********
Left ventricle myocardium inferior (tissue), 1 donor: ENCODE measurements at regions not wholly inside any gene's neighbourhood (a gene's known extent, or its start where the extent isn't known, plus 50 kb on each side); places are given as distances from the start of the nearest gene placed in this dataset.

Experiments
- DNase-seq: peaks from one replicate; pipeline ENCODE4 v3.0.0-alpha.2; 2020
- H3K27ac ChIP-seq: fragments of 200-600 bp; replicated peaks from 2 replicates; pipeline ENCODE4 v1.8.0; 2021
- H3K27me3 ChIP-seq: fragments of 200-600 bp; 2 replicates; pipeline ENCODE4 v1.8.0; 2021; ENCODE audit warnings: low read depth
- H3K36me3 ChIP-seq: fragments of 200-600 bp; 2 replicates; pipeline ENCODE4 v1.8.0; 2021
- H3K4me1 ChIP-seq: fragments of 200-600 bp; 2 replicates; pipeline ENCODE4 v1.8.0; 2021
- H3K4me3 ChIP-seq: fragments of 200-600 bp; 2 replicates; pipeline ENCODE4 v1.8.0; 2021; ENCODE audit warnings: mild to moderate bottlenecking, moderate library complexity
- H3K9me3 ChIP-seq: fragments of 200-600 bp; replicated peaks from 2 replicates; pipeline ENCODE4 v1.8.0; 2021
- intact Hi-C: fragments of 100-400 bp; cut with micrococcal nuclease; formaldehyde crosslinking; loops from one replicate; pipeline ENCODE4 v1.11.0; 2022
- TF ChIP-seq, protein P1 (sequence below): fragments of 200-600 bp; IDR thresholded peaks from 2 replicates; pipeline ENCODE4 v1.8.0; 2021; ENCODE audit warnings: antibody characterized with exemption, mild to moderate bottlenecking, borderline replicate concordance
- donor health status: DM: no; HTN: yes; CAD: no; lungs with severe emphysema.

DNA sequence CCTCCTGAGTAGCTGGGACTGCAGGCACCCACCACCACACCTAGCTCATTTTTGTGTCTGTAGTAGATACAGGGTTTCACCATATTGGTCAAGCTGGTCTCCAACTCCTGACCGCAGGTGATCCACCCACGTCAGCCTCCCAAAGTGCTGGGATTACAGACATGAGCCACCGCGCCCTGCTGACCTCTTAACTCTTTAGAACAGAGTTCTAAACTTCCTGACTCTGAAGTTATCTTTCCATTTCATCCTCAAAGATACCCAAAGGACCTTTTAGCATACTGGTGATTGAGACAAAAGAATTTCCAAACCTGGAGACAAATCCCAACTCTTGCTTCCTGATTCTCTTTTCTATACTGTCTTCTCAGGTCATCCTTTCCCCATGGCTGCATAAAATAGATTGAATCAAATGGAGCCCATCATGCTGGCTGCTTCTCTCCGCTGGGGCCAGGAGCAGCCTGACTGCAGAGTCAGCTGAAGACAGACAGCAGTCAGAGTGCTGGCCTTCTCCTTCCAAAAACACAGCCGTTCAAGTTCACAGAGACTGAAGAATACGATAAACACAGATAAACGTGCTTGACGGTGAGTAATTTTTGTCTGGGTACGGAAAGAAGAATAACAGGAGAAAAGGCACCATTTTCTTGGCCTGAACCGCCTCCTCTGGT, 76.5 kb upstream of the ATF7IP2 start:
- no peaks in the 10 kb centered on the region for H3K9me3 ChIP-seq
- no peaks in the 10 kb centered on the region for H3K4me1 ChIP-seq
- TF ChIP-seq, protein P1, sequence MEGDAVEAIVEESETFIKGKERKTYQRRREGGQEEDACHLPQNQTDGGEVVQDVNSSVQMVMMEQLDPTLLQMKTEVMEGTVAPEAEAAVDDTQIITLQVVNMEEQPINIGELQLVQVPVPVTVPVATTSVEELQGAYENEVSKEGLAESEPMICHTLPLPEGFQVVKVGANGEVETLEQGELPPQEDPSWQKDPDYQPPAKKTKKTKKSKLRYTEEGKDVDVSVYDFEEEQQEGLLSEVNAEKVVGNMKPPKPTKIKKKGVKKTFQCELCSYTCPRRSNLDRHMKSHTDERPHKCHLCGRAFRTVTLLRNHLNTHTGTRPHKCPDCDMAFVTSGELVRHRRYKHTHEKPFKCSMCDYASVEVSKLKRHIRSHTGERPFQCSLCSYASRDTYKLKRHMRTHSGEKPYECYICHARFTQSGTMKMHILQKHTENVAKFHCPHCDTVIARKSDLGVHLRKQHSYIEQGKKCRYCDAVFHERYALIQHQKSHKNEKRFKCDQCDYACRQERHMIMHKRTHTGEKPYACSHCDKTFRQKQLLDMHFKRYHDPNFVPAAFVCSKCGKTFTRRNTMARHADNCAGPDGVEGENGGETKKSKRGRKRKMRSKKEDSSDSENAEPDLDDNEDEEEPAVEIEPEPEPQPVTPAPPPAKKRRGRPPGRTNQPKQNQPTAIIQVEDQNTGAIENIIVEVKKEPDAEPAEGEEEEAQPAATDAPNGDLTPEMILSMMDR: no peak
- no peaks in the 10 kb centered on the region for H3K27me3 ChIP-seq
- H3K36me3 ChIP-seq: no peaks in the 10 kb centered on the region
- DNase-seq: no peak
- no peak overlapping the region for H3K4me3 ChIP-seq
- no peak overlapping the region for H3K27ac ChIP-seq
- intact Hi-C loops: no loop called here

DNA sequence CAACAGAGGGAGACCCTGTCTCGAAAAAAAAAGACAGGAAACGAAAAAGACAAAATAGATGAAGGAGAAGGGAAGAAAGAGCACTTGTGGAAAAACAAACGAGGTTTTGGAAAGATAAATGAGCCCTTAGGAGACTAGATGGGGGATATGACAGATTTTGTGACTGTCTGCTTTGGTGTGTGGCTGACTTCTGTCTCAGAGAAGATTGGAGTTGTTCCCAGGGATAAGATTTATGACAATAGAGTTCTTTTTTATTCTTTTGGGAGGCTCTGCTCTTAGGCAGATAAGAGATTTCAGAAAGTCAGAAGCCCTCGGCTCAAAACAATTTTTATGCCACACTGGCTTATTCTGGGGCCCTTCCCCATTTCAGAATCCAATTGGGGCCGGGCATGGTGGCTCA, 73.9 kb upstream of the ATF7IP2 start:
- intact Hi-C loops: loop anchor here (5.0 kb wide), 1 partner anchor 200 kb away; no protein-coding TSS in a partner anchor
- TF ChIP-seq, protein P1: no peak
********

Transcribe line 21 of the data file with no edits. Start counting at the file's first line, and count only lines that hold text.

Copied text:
- no peak overlapping the region for H3K27ac ChIP-seq